ANTONIO FRANCESCO GRAMSCI (Italian: , listen (help ·info ); 22 January 1891 – 27 April 1937) was an Italian Marxist theorist and politician. He wrote on political theory , sociology and linguistics . He attempted to break from the economic determinism of traditional Marxist thought and so is considered a key neo-Marxist . He was a founding member and one-time leader of the Communist Party of Italy and was imprisoned by Benito Mussolini 's Fascist regime.
He wrote more than 30 notebooks and 3,000 pages of history and analysis during his imprisonment. His _ Prison Notebooks _ are considered a highly original contribution to 20th century political theory . Gramsci drew insights from varying sources – not only other Marxists but also thinkers such as Niccolò Machiavelli , Vilfredo Pareto , Georges Sorel and Benedetto Croce . The notebooks cover a wide range of topics, including Italian history and nationalism , the French Revolution , Fascism , Fordism , civil society , folklore , religion and high and popular culture .
Gramsci is best known for his theory of cultural hegemony , which describes how the state and ruling capitalist class – the bourgeoisie – use cultural institutions to maintain power in capitalist societies. The bourgeoisie in Gramsci's view develops a hegemonic culture using ideology rather than violence, economic force, or coercion. Hegemonic culture propagates its own values and norms so that they become the "common sense " values of all and thus maintain the _status quo_. Hegemonic power is therefore used to maintain consent to the capitalist order, rather than coercive power using force to maintain order. This cultural hegemony is produced and reproduced by the dominant class through the institutions that form the superstructure .
* 1 Life
* 2 Thought
* 3 Influence
* 3.1 In culture
* 4 Bibliography
* 4.1 Collections * 4.2 Essays
* 5 See also * 6 References * 7 Cited sources * 8 Further reading * 9 External links
Antonio Francesco Gramsci was born in Ales , on the island of
In 1898 Francesco was convicted of embezzlement and imprisoned,
reducing his family to destitution. The young Antonio had to abandon
schooling and work at various casual jobs until his father's release
in 1904. As a boy, Gramsci suffered from health problems,
particularly a malformation of the spine that stunted his growth (his
adult height was less than 5 feet) and left him seriously
hunchbacked. For decades, it was reported that his condition had been
due to a childhood accident—specifically, having been dropped by a
nanny—but more recently it has been suggested that it was due to
Gramsci completed secondary school in
University of Turin : the Rectorate
In 1911, Gramsci won a scholarship to study at the University of
Although showing talent for his studies, Gramsci had financial
problems and poor health. Together with his growing political
commitment, these led to his abandoning his education in early 1915.
By this time, he had acquired an extensive knowledge of history and
philosophy. At university, he had come into contact with the thought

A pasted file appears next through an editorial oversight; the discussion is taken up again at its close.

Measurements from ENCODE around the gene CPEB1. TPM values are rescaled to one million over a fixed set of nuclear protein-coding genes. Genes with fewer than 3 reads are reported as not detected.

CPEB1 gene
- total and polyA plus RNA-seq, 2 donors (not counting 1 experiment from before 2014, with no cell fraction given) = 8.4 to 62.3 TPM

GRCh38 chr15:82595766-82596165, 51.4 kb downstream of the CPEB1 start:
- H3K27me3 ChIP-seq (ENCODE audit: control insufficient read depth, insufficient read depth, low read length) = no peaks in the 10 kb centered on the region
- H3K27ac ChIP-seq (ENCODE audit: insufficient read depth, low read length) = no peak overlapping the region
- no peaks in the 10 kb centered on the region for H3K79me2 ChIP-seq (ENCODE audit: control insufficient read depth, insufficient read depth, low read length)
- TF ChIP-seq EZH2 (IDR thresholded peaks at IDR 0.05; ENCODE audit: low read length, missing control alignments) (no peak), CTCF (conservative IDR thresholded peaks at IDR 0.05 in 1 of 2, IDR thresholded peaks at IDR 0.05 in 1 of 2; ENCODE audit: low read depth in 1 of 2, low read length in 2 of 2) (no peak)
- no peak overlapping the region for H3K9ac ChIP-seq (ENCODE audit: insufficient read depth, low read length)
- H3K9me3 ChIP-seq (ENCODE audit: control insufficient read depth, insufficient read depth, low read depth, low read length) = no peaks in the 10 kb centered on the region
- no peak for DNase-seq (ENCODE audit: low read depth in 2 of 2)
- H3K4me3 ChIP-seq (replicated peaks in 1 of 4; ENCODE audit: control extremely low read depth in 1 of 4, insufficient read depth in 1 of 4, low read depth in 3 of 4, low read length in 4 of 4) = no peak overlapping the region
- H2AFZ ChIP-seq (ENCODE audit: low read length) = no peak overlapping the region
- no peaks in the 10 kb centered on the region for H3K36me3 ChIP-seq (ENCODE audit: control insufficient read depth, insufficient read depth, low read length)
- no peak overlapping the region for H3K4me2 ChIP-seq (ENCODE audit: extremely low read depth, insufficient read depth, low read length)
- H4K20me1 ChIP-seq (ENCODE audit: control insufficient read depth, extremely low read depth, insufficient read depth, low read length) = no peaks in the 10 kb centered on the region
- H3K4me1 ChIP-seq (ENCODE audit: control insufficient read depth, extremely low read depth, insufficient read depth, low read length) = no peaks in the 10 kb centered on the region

Antonio Labriola ,
Rodolfo Mondolfo ,
From 1914 onward, Gramsci's writings for socialist newspapers such as _Il Grido del Popolo _ earned him a reputation as a notable journalist. In 1916, he became co-editor of the Piedmont edition of _Avanti! _, the Socialist Party official organ. An articulate and prolific writer of political theory, Gramsci proved a formidable commentator, writing on all aspects of Turin's social and political life.
Gramsci was, at this time, also involved in the education and
In April 1919, with Togliatti, Angelo Tasca and Umberto Terracini , Gramsci set up the weekly newspaper _L\'Ordine Nuovo _ (The New Order). In October the same year, despite being divided into various hostile factions, the Socialist Party moved by a large majority to join the Third International . The _L'Ordine Nuovo_ group was seen by Vladimir Lenin as closest in orientation to the Bolsheviks , and it received his backing against the anti-parliamentary programme of the left communist Amadeo Bordiga .
Among tactical debates within the party, Gramsci's group was mainly
distinguished by its advocacy of workers\' councils , which had come
into existence in
IN THE COMMUNIST PARTY OF ITALY
Julia Schucht with sons
The failure of the workers' councils to develop into a national
movement convinced Gramsci that a Communist Party in the Leninist
sense was needed. The group around _L'Ordine Nuovo_ declaimed
incessantly against the Italian Socialist Party's centrist leadership
and ultimately allied with Bordiga's far larger "abstentionist"
faction. On 21 January 1921, in the town of
Gramsci would be a leader of the party from its inception but was subordinate to Bordiga, whose emphasis on discipline, centralism and purity of principles dominated the party's programme until he lost the leadership in 1924.
In 1922, Gramsci travelled to Russia as a representative of the new party. Here, he met Julia Schucht, a young violinist whom he married in 1923 and by whom he had two sons, Delio (born 1924) and Giuliano (born 1926). Gramsci never saw his second son. Antonio Gramsci commemorative plaque, Mokhovaya Street 16, Moscow. The inscription reads "In this building in 1922–1923 worked the eminent figure of international communism and the labor movement and founder of the Italian Communist Party ANTONIO GRAMSCI."